The sweet white Candidum Lily (Easter Lily), found wild in what is now Palestine, Asia Minor, and Syria, was cherished for its food and medicinal value by ancient nomadic tribes of the Near East. The lily has had sacred and royal associations throughout history, beginning with the Aegean civilization 3000 B.C. when the lily was associated with the Creatan goddess of fertility Diktyma. Greek, Roman, and Egyptian civilizations all associated the lily with fruitfulness and fertility. A lily bulb was found in an Egyptian mummy case now in a museum in Paris. The Advent of Christianity brought a new importance to the Candidum Lily, for it became the symbol of the Virgin Mary. In the catacombs of Rome, the laity was often carved on tombs. The white Madonna Lily (Luilium candidum) was considered the special flower of the Holy Virgin, and during the Middle Ages it was almost always found in paintings of the Virgin Mary. In Christianity, the lily represents purity, chastity and innocence, and is the symbol of the Resurrection and Easter because it flowers from what seems as a lifeless bulb. The lily was carried from the Near East to southern Europe, from there, over the Alps into northern Europe, and from England and Holland to the New World of America.
Since the 5th Century, the Paschal Candle has been used in the Church from Easter Sunday to Ascension Day. The Paschal Candle is lit for all Worship Services, during these 40 days, as a symbol of the Resurrection. The rest of the year the candle stands beside the Baptismal Font. The Paschal Candle is lit for each Baptism, and placed by the casket of each Burial, reminding us we are baptized and buried into Christ our Risen Lord. Paschal means "pertaining to the Passover," or in the Christian Church "Easter."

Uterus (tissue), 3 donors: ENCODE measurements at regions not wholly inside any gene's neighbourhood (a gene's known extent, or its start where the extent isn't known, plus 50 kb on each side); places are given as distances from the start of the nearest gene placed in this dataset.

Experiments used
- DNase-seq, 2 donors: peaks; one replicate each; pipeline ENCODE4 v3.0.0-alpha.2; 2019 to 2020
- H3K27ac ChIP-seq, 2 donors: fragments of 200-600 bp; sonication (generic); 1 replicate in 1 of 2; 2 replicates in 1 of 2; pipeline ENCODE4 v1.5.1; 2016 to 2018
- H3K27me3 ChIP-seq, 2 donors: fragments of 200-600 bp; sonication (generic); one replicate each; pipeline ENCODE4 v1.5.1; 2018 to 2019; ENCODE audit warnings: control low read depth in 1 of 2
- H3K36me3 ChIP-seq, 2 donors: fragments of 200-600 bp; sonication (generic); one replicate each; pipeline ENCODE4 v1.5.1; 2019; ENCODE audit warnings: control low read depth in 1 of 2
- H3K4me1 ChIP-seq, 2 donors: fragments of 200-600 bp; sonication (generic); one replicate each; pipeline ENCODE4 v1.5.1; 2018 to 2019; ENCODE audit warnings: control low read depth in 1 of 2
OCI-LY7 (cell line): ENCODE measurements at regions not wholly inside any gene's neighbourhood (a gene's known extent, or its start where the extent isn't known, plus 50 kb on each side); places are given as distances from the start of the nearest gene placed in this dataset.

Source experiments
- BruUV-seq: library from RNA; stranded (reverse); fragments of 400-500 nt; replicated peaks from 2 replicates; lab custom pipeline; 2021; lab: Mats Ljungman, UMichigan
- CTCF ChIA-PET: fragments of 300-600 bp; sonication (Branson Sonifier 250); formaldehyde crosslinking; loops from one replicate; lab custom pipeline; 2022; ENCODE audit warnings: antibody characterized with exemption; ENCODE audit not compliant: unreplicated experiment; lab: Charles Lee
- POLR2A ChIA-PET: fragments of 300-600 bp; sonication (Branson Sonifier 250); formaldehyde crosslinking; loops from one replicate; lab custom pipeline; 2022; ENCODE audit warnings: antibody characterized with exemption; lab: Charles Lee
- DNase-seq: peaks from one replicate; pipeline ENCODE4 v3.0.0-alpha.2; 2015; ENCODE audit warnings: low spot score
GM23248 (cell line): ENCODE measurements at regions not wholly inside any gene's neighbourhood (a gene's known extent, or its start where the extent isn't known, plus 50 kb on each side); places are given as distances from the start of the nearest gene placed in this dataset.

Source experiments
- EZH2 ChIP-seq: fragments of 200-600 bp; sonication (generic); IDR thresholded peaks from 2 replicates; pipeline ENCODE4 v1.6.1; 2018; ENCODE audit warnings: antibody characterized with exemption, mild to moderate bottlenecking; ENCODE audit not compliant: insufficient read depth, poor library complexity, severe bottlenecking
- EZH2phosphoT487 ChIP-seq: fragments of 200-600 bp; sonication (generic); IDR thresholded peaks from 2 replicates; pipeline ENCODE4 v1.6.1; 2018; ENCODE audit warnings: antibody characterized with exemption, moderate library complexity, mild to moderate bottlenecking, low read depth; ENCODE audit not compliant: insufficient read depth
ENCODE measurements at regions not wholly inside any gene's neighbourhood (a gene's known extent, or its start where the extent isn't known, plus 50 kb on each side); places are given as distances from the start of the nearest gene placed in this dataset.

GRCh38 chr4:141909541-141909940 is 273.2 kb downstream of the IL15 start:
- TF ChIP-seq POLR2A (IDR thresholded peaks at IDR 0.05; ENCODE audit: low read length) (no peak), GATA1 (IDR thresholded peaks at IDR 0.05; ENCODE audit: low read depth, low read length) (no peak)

Easter Tree Cross
The large Tree Cross, in the front of the church, is made from the trunk of a Christmas Tree that was used here at Historic Trinity during the Christmas Season. This worship aid, helps to demonstrate to us that Jesus Christ the Son of God, who's birth we celebrated at Christmas, came into the world and took on the form of the Son of Man, that He might lay down His life upon the Cross, as the Lamb of God, in payment for the sins of all persons. Mary His Mother, and the Risen Christ, are represented by the two figures who are standing before the empty cross.
A number of popular customs mark Easter Sunday and the rest of the week.
Sunrise Easter Service
A custom allied to the coming of spring with its earlier sunrise, is an outdoor sunrise service celebrating the resurrection.
Easter Clothing and Parade
In the early church it was custom to administer Holy Baptism at "cockcrow." The candidates of Baptism were dressed in shinny white robes which they wore throughout the week. This led to the custom of individuals wearing new clothes on Easter Sunday, and to show them off by walking around the town and country side; thus originated the Easter promenade or Easter parade.
Among the familiar symbols is the Easter Egg. The egg symbolizes new life breaking through the apparent death (hardness) of the eggshell. The egg probably a pre-Christian symbol, was adopted by Christians to denote Christ's coming forth from the tomb. In many countries the exchange of colored or decorated eggs at Easter has become customary.
The Easter bunny or rabbit is also most likely of pre-Christian origin. The rabbit was known as an extraordinarily fertile creature, and hence it symbolized the coming of spring. Although the Easter bunny has been adopted in a number of Christian cultures, the Easter bunny has never received any specific Christian interpretation. The Easter bunny appeared in the 1500's in Germany. The Penn Dutch brought it to the United States; however, it was not widely used till after the Civil War.